I hate voice mail. My voice mail at work tells the caller not to leave me a voice mail because I don't check voice mail. If it's important, send me an email. I'll check that, likely within the hour, but I'll leave that red light on my phone glowing for weeks and weeks.
I just read a Slate article that agrees with me.
The bill of particulars is damning. Unlike your e-mail inbox, voice mail is impossible to skim: If your phone tells you that you've got five new messages, you've got no choice but to listen to at least a bit of each one before you can decide what to do with it. In a user-interface decision that I suspect might violate some subclause of the Geneva Conventions, your voice-mail system insists on making you listen to the same instructional prompts between each message. But wait, is it 9 to archive and 7 to skip, or is that the way the work phone does it? I couldn't tell you, because every voice-mail system seems to have settled on different numbers to activate its main functions. It's an absurdly backward mode of human-computer interaction.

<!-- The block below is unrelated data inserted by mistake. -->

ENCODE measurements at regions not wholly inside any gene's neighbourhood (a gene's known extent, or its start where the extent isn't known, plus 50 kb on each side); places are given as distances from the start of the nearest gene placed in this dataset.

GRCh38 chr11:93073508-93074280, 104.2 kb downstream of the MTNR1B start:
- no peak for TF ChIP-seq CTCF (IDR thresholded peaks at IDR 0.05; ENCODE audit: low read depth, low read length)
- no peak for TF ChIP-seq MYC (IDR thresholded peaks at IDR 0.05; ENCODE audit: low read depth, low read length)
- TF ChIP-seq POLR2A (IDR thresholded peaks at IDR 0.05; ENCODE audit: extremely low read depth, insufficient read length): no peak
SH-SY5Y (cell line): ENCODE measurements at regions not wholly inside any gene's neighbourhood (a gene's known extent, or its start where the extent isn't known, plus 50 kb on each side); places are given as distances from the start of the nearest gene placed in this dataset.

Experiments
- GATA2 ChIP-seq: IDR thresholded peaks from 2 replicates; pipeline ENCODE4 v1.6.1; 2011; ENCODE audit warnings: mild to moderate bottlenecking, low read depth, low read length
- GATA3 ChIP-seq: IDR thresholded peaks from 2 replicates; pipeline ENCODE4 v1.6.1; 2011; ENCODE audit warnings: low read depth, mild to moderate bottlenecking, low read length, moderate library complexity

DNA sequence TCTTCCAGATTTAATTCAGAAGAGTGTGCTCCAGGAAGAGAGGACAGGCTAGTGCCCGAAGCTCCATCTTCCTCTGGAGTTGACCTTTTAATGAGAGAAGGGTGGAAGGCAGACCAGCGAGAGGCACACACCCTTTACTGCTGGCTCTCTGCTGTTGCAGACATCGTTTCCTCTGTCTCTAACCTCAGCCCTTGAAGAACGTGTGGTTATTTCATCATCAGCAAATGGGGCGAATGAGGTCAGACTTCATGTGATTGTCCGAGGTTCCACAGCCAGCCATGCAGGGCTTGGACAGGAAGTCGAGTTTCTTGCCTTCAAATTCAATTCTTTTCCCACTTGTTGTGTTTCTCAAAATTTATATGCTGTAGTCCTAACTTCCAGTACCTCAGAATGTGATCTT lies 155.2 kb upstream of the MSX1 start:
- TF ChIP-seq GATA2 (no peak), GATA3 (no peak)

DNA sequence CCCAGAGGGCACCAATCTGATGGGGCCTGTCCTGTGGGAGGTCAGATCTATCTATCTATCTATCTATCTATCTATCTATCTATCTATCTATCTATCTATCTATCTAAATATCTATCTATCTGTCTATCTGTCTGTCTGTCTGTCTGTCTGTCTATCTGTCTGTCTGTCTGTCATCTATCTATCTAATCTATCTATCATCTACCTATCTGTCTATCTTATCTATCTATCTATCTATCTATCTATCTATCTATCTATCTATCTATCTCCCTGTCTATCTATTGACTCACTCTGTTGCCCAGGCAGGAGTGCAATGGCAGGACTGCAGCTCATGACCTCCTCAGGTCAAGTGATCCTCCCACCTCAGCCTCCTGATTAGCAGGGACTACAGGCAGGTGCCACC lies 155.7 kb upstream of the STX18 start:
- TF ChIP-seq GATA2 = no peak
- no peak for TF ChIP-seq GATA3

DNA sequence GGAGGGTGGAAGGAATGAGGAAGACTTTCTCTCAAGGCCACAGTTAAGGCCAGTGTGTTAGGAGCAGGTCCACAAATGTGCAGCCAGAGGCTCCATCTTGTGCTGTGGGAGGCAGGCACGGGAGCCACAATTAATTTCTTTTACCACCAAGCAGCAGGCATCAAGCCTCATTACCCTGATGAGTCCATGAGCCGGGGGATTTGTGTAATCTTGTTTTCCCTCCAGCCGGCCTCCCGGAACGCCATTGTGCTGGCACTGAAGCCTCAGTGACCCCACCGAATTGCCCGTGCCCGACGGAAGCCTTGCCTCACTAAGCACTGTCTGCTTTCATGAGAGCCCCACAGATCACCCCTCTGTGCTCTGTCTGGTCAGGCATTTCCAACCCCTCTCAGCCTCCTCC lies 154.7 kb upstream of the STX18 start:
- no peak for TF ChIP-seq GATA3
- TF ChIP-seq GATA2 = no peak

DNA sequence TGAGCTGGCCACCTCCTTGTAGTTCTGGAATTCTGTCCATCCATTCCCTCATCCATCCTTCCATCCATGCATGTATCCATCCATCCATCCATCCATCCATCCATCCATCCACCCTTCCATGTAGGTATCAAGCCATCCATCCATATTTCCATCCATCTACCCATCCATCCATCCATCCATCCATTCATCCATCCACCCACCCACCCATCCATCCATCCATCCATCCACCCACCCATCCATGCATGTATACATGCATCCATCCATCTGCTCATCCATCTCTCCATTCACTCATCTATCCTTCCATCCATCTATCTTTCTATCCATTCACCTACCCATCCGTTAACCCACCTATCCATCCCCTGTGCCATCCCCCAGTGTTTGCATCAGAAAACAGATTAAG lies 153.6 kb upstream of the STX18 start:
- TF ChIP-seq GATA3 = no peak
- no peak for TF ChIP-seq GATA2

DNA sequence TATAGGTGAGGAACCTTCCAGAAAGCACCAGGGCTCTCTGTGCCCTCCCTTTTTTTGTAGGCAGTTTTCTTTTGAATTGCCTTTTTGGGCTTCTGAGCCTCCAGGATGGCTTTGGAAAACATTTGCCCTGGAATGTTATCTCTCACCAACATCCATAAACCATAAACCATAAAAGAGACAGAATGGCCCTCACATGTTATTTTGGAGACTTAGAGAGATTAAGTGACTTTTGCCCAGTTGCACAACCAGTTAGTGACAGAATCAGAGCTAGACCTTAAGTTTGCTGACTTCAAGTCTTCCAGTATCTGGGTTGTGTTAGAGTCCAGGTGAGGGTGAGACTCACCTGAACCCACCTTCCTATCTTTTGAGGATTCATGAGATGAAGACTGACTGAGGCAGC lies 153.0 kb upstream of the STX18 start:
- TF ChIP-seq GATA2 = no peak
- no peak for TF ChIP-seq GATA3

My biggest complaint about voice mail is that it forces me to leave my natural process. I have to leave the PC and focus on recorded speech, which I find to be very inefficient and not at all user-friendly. I'll take an Email or IM, thank you very much.
Voice mail is dead.